Many of Tenney's works were published by Sonic Arts Editions (Smith Publications) including Stochastic String Quartet (1963, published 1988 and recorded on Voice of the Computer, Decca DL-710180) and 'Hey When I Sing These 4 Songs Hey Look What Happens' (1971, published 1986 and recorded on the cassette Aurora Borealis: The Chorus at Bennington, Bennington SC5-003). Others have been published by Kerby, including Three Rags for Pianoforte (1969, published 1982) and Three Pieces for Drum Quartet (1975, published 1982). Several appeared in Soundings, Musicworks, and in collections edited by Byron, Cage, and Johnson (see Bibliography). Recordings of Tenney's compositions also appeared in Musicworks (no. 27 and 34) and Tellus (no. 14, 1986). His Saxony (1978) for one or more saxophone players and tape delay, written for Don MacMillan, was recorded by David Mott (1984, CRI SD-528). Tenney was the pianist on, and wrote the liner notes for, 31 Songs by Charles Ives (1966, Folk FM-3344-45).

Performances; Commissions; Awards; Teaching

An entire program of his work was performed in New York 4 May 1991, and in 1992 New Music Across America devoted a retrospective concert to his music, in Toronto. Tenney's Transcriptions for Orchestra (Conlon Nancarrow) was premiered by the CBC Vancouver Orchestra in 2000. He received support for his work from various US foundations and organizations, and wrote numerous works on commissions from the Vancouver New Music Society, Nexus Percussion Ensemble, Sound Pressure (with the Canada Council), and the Ontario Arts Council. Other commissions included Three Indigenous Songs for New Music Concerts (1979), Glissade for ARRAYMUSIC (1982), and Voice(s) for the New Music Co-operative (1982-3). Many of his works have been performed in Europe. The composer won an outstanding technical achievement award for Bridge, from the International New Music Composers' Competition 1989-90; and a Jean A. Chalmers Award in 1993, for Critical Band.

Tenney contributed to theory in the areas of musical form, acoustics, and perception, writing articles for Electronic Music Reports, Gravesaner Blätter, Journal of the Acoustical Society of America, Journal of Experimental Aesthetics, and Journal of Music Theory.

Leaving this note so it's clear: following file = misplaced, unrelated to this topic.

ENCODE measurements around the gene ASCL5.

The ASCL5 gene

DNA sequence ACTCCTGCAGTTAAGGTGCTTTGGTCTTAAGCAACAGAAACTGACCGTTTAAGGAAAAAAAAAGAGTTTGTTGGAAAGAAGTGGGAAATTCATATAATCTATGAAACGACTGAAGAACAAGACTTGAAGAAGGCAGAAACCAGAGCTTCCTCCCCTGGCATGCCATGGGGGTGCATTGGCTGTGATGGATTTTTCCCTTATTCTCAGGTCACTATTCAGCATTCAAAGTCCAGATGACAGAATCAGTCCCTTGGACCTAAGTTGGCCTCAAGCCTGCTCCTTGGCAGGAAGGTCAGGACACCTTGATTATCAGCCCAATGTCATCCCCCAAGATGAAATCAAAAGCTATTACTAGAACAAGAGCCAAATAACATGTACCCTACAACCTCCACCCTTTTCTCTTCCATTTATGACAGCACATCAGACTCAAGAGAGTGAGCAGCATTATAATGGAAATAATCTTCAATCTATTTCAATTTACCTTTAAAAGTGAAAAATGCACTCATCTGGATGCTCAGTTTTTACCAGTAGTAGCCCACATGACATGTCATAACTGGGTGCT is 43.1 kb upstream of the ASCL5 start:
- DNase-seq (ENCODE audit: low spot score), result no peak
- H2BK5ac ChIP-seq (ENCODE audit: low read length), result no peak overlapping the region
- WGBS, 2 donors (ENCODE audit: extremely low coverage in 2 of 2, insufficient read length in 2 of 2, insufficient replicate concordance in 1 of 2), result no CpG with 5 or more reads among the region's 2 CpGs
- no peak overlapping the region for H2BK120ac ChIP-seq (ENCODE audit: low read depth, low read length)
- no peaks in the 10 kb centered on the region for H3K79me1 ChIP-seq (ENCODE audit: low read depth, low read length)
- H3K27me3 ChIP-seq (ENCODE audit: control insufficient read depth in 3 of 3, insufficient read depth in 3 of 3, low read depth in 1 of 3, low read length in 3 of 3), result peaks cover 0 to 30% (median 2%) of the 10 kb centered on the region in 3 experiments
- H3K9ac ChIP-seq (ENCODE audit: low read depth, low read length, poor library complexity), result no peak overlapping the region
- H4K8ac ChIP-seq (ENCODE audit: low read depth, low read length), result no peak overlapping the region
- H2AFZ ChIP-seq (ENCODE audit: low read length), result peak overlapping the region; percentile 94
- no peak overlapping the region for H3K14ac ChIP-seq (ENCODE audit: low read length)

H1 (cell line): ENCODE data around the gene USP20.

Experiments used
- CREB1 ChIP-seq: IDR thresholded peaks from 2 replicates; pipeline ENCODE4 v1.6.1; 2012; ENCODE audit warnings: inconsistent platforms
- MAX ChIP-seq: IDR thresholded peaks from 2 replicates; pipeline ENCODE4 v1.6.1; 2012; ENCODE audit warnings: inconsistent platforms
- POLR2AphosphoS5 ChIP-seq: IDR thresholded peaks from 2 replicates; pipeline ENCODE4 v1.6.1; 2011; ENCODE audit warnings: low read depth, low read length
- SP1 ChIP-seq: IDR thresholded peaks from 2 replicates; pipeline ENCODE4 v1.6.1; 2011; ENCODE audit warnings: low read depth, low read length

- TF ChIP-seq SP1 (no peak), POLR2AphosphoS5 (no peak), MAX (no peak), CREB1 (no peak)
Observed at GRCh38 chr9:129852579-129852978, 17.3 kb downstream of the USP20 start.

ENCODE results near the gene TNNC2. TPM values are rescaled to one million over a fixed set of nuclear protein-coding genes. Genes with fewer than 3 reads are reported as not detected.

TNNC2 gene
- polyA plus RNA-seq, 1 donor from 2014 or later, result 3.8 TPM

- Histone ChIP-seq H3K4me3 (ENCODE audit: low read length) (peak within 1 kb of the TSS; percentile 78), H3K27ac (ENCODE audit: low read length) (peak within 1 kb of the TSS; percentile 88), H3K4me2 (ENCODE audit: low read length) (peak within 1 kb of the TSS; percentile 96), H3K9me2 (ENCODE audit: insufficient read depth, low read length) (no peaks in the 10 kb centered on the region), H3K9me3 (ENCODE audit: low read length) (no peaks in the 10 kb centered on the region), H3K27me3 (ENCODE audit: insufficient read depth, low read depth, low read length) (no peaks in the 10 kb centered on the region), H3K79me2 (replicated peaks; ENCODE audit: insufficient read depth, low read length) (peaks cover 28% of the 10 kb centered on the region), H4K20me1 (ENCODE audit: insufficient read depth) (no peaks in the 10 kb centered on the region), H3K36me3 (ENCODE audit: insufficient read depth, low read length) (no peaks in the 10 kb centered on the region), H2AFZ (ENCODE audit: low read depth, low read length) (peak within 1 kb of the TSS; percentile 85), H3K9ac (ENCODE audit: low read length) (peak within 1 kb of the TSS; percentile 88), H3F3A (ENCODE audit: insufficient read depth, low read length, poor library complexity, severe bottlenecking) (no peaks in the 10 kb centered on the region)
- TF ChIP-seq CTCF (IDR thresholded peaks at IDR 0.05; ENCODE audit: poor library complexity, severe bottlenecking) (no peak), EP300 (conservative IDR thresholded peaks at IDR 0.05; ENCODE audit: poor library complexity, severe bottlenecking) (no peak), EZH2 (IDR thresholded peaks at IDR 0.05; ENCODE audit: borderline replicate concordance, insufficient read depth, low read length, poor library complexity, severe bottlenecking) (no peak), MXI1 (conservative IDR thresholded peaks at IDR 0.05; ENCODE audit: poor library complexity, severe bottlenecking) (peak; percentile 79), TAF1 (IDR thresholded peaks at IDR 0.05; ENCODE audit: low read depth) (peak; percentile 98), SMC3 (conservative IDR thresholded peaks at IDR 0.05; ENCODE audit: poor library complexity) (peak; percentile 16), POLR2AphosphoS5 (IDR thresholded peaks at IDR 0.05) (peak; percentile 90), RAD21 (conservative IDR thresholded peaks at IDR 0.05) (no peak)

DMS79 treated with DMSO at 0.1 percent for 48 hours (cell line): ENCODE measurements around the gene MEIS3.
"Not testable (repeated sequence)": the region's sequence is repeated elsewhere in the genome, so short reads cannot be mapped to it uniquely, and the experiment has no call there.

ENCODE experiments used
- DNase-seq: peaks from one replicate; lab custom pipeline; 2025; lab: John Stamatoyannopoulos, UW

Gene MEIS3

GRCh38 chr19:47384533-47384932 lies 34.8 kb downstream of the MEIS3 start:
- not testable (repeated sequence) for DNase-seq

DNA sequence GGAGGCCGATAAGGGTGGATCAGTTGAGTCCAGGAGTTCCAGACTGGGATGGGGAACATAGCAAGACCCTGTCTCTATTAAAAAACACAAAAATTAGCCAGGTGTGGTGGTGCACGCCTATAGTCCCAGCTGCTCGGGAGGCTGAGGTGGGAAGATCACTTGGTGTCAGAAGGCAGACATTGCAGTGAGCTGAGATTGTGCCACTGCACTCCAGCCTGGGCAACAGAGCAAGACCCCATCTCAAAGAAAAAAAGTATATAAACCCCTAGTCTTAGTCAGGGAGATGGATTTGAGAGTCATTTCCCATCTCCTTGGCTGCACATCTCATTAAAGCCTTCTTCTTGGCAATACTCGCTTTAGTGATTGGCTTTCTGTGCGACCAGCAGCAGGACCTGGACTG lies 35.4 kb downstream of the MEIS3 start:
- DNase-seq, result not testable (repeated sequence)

He taught at the Polytechnic Institute of Brooklyn (1965-70), California Institute for the Arts (1970-5) and the University of California (1975-6). From 1976 to 2000 Tenney taught composition, theory, and 20th-century music history at York University (where he was named distinguished research professor in 1994); and in 2000 returned to the California Institute of the Arts, where he held the Roy E. Disney Family Chair, and continued to perform on the piano. One of his students was Jon Siddall.

See also Minimalism; Microtonalism.

Selected List of Works

Monody. 1959. Solo clarinet

Ergodos I and II. 1963-4. Computer music

For Ann (Rising). 1969. Electronic tape

Three Rags for Pianoforte. 1969. Piano

Having Never Written a Note for Percussion (from Postal Pieces). 1971. Solo percussionist

Hey When I Sing These 4 Songs, Hey Look What Happens. 1971. SATB chorus

Koan (from Postal Pieces). 1971. Solo violin. Non Sequitur

Quiet Fan for Erik Satie. 1971. 13 players

Quintext: Five Textures for String Quartet and Bass. 1972. String quartet and bass

Clang. 1972. Orchestra

Spectral Canon for Conlon Nancarrow. 1974. Player piano. Cold Blue

Harmonium No. 1. 1976. Large orchestra

Saxony. 1978. Saxophone(s) and tape-delay system

Three Indigenous Songs. 1978. Texts by Walt Whitman, Jaybird Colemen, Iroquois chant. Chamber ensemble

Glissade. 1982. Amplified viola, cello, double bass

Chromatic Canon (for Steve Reich). 1983. 2 pianos (premiered by US pianists Nurit Tilles and Edmund Niemann New York 1991)

Bridge. 1984. 2 pianos, 8 hands

Koan. 1984. String quartet

Changes. 1985. 6 harps

Rune. 1988. Percussion ensemble

Tableaux Vivants. 1990. Instrumental ensemble

Critical Band. 1991. Mode

Pika-Don. 1992. Percussion ensemble

Cognate Canons. 1993. String quartet, percussion

Flocking. 1993. 2 pianos

Forms 1-4. 1993. Instrumental ensemble

Spectrum 4-5. 1995. Instrumental ensemble

Diapason. 1996. Chamber orchestra


Meta + Hodos: A Phenomenology of 20th Century Music and an Approach to the Study of Form (New Orleans 1964; Berkeley 1986; rev edn Hanover, NH 1992)

'Edgard Varèse,' East Side Review, Jan 1966; repr in Ives, Ruggles, Varèse, ed Peter Garland (Santa Fe 1974)

'The chronological development of Carl Ruggles' melodic style,' Perspectives of New Music, vol 16, Fall-Winter 1977

'Conlon Nancarrow's Studies for Player Piano,' Conlon Nancarrow: Selected Studies for Player Piano, ed Peter Garland (Berkeley 1977)

'John Cage and the theory of harmony,' Soundings, 13, 1984 and Musicworks, 27, Spring 1984

'About Changes: Sixty-four Studies for Six Harps,' Perspectives of New Music, 25, Winter and Summer 1987

A History of Consonance and Dissonance (New York 1988)

"John Cage and the Theory of Harmony," Writings about John Cage (Ann Arbor 1993)

Also articles for the Dictionary of Contemporary Music and the McGraw-Hill Encyclopedia of Science and Technology

Further Reading